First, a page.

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Notes to Grandchildren – June 4, 2020 (Genealogy)

30 Jun

Dear Grandchildren,

Genealogy is remarkable.

Whenever I asked my father my our ancestry I got the standard answer “Why?”.  He then would launch into a story about the Funk boys marrying the Wagner girls.  I didn’t have a scorecard.  I couldn’t keep track of the players.  I dropped it.  I wish I hadn’t.

I have difficulty imaging leaving Switzerland or southwest Germany and sailing for America in the 1700s.   I believe the family did. (I wonder if I would have the courage to do that.)  I think the Funks settled in Pennsylvania around Lancaster.  I know some Funks are from that area, but are they connected to our tree?

In the 1850s, our ancestor Henry Funk and his wife Nancy (Rovince) arrived in Henry County, Ohio, from Pennsylvania.  In the 1860s they bought property in Lucas County, Ohio, along the banks of the Maumee River.  They’re buried in the Mennonite Cemetery between Waterville and Whitehouse.

The tree is strong from you back to Henry and Nancy.  Facts and documents support it.

5-generation-chart - Funk Chart 1

Sadly, I can’t find Henry’s father.  The quest continues.  (I was hoping to get some information at the Miller-Funk Reunion, but COVID-19 put the kibosh on that.  Perhaps next year?)

Remember that same pioneer spirit resides in you.

Be proud.  Be courageous.  Build upon their heritage.



I Hate Birthdays

13 Sep

I hate birthdays.  It’s not because I’m getting older.  I can’t ever recall particularly caring for them.  Nothing about the day excites me. Memories associated with that day just aren’t outstanding.

Perhaps I hate birthdays because for 57 years on my birthday, my father said, “Today was Kasarek’s sale.  I couldn’t go because you were born.  They sold that 150 acres, and the buyer got the wheat crop that had already been planted.  The wheat crop paid for that 150 acres.” He never said that I was responsible for him not buying this neighbor’s land, but the message was clear.


I confronted my father two months before he died.  I was simply tired of hearing about the Kasarek sale and how he could have acquired another 150 acres for free.  He said, “That’s just how I remember your birthday.”

Well, I finally looked it up.  Father, you lied.  According to the county land records, the land was sold before my birthday.  It was too early to plant wheat; therefore, the new owner planted wheat after my birthday.  A sale did occur on the Kasarek’s property on my birthday.  Household goods and farm equipment went under the gavel.  You could have attended.  I arrived at 8:12 a.m. You had sufficient time to get to the sale if you really wanted to be there.

My father has been dead for nearly twenty years. I still hear him tell about Kasarek’s sale every year. I still hate birthdays.

JC’s First Drive

13 Mar

Green Cab Over  My father had a truck similar to this one.  It had sideboards for hauling grain.  It also had a stock rack that fit over the sideboards for hauling livestock.

I remember sitting in the truck with my mother while father ran the combine.  She used to crochet while waiting for the truck to be loaded so that she could deliver the grain – wheat, oats, soybeans, and corn — to McComb Farmers Co-op (Hancock Station, Shawtown, or McComb) or the grain elevator in Hoytville.  How many afghans and bed spreads did she crochet while waiting in that truck?  I distinctly remember the orange and brown afghan that I still have as well as a white bedspread with red roses that disappeared long ago.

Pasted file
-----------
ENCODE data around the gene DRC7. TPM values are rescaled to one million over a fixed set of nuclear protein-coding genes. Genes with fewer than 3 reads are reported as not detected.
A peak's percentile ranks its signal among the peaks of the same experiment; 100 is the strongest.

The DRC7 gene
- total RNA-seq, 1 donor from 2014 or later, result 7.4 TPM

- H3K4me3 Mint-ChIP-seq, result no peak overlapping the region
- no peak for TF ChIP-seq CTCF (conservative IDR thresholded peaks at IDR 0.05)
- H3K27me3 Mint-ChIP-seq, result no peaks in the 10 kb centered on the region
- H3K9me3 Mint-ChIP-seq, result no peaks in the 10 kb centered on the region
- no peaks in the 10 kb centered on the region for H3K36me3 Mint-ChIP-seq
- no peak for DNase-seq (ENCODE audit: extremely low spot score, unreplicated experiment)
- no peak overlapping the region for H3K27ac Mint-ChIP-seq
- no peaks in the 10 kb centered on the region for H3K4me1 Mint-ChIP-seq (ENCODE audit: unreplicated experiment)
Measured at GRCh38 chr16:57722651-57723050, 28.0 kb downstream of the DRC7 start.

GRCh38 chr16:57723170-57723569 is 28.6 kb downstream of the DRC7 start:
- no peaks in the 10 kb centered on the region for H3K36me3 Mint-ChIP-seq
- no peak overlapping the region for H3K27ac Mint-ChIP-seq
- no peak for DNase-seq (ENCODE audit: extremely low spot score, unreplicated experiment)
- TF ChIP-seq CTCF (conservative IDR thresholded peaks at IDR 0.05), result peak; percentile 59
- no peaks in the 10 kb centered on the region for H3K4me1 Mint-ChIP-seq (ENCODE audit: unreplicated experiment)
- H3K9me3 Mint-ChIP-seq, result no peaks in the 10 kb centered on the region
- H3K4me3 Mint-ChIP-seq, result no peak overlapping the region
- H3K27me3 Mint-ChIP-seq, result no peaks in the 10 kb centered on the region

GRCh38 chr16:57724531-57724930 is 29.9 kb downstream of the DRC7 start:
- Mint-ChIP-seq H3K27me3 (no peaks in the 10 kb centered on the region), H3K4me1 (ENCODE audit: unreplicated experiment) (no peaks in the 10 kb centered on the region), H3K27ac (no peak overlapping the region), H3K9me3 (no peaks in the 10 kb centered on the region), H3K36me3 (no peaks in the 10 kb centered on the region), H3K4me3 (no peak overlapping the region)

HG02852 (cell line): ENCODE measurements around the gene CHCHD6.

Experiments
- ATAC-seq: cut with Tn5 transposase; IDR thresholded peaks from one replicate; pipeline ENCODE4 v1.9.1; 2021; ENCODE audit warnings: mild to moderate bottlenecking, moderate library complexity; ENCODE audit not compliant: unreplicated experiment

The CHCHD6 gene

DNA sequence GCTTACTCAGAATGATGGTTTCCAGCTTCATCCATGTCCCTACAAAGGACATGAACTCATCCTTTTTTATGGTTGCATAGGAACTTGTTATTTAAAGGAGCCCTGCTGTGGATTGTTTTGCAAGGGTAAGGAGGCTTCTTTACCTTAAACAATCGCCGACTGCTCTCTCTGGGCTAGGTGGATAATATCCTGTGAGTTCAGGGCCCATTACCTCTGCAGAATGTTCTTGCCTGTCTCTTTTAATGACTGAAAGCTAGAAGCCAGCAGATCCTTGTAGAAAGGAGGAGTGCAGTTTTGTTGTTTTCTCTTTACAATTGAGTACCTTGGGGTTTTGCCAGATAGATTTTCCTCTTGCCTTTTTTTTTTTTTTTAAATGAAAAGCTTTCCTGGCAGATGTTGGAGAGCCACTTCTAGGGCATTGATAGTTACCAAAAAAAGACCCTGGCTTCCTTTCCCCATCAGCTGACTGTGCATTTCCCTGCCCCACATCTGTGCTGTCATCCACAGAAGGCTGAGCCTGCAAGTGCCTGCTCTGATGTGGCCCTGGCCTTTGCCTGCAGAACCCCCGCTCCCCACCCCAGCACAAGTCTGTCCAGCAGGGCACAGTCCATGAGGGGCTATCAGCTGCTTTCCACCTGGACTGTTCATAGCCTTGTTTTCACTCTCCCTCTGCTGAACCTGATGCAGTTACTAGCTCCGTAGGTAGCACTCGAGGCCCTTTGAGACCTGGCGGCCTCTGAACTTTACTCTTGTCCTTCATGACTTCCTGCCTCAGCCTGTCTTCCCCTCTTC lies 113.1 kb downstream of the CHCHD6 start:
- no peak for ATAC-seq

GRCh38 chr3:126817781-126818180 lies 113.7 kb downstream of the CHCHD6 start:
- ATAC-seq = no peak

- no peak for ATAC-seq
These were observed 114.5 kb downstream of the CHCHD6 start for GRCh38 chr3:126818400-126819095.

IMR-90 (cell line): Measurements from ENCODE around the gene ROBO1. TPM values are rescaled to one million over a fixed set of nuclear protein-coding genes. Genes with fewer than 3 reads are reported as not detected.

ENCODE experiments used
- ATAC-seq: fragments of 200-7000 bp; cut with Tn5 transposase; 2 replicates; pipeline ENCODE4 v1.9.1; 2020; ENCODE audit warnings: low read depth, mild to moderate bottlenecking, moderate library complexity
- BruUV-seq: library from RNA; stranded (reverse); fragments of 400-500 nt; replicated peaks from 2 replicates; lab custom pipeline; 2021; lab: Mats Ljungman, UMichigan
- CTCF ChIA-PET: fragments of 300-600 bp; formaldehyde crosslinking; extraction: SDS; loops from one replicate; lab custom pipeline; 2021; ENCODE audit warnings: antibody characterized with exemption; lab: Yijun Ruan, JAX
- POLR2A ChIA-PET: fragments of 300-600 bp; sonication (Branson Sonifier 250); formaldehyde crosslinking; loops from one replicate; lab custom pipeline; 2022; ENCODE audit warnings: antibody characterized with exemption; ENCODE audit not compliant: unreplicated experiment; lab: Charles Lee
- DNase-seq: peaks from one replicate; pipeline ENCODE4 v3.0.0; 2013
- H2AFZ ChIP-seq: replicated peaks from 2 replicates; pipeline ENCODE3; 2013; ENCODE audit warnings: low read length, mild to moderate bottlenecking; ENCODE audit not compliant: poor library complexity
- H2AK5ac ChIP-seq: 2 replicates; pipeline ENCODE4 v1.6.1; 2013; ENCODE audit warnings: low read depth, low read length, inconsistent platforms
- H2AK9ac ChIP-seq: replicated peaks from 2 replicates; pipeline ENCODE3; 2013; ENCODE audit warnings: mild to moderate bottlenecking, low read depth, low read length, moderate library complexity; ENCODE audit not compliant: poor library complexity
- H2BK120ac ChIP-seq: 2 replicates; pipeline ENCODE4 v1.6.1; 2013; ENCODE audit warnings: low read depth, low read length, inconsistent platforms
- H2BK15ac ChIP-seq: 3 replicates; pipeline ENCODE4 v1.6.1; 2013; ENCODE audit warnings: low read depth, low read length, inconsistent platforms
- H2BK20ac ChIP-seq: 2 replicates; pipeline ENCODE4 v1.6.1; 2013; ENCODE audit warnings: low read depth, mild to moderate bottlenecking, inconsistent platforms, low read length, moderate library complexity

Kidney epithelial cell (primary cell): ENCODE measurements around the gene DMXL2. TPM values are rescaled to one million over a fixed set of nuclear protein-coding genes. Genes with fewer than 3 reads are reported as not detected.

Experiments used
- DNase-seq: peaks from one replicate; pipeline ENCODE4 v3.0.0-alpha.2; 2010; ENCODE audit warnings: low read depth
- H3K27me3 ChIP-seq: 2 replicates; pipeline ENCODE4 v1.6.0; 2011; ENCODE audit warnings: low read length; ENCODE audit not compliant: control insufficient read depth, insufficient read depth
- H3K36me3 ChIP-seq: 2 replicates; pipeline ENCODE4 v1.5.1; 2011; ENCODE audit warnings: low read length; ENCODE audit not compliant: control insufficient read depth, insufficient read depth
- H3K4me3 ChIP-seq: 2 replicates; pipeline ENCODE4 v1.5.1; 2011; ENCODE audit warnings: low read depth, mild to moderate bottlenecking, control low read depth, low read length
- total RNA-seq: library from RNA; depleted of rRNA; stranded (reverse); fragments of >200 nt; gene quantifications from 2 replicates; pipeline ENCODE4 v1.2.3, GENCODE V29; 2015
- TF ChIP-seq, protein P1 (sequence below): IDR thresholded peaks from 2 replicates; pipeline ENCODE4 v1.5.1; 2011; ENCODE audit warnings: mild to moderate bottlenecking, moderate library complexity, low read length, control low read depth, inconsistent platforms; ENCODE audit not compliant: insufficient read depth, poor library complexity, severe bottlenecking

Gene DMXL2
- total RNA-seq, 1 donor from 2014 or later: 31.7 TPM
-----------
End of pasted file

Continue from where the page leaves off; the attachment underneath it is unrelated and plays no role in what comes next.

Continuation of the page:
I also remember that the truck was hard to start.  It had a kickstarter under the driver’s right heel back by the seat.  You’d depress the clutch or confirm that the transmission was in neutral, set the choke if it was cold, turn the ignition switch on, and commence to kicking.  (It was quite a challenge if you were on a hill.)  I can’t remember it ever taking less than five kicks to get it started, and then there were times that it seemed to require an infinite number.

There’s a family story of which I have no present sense recollection but have heard it hundreds of time during my life.

Apparently this occurred about the first day of pheasant hunting season (early November) when I was two or thereabouts.

My father had purchased a Holstein bull.   My father had the stock rack on the truck, and I rode along when he went to pick it up.  It was somewhere along the Rader Road (Pleasant Township Road 126) not far from McComb.  I stayed in the cab and out of the way while the bull was loaded.

We returned home, and father backed up to the feedlot to unload the bull.  Again I stayed in the cab and out of the way.  For my protection, I locked the doors of the cab.  After the bull was unloaded, I switched the key on, put the gear shift in the lowest gear, and pushed on the starter with both hands.  (According to my father, this is the only time that this truck started on the first try and while in gear without the clutch depressed.)  The truck started and slowly began moving towards Pleasant Township Road 123 in front of our house and the drainage ditch beyond.

After the initial shock of hearing the truck start, my father tried to get into the cab.  With the doors locked, that avenue was frustrated.  My father then commenced to push against the truck trying to get it to stall.  Fortunately, some pheasant hunters came by and helped my father by pushing against the truck until the motor stalled.

Since, as I’ve stated before, I have no present sense recollection of this incident, I have no idea how long it took to get me out of the cab nor whatever punishment followed.


Kustom’s by Kent. (2015). 1950 Chevrolet COE Flatbed Truck. Retrieved from Kustom’s by Kent: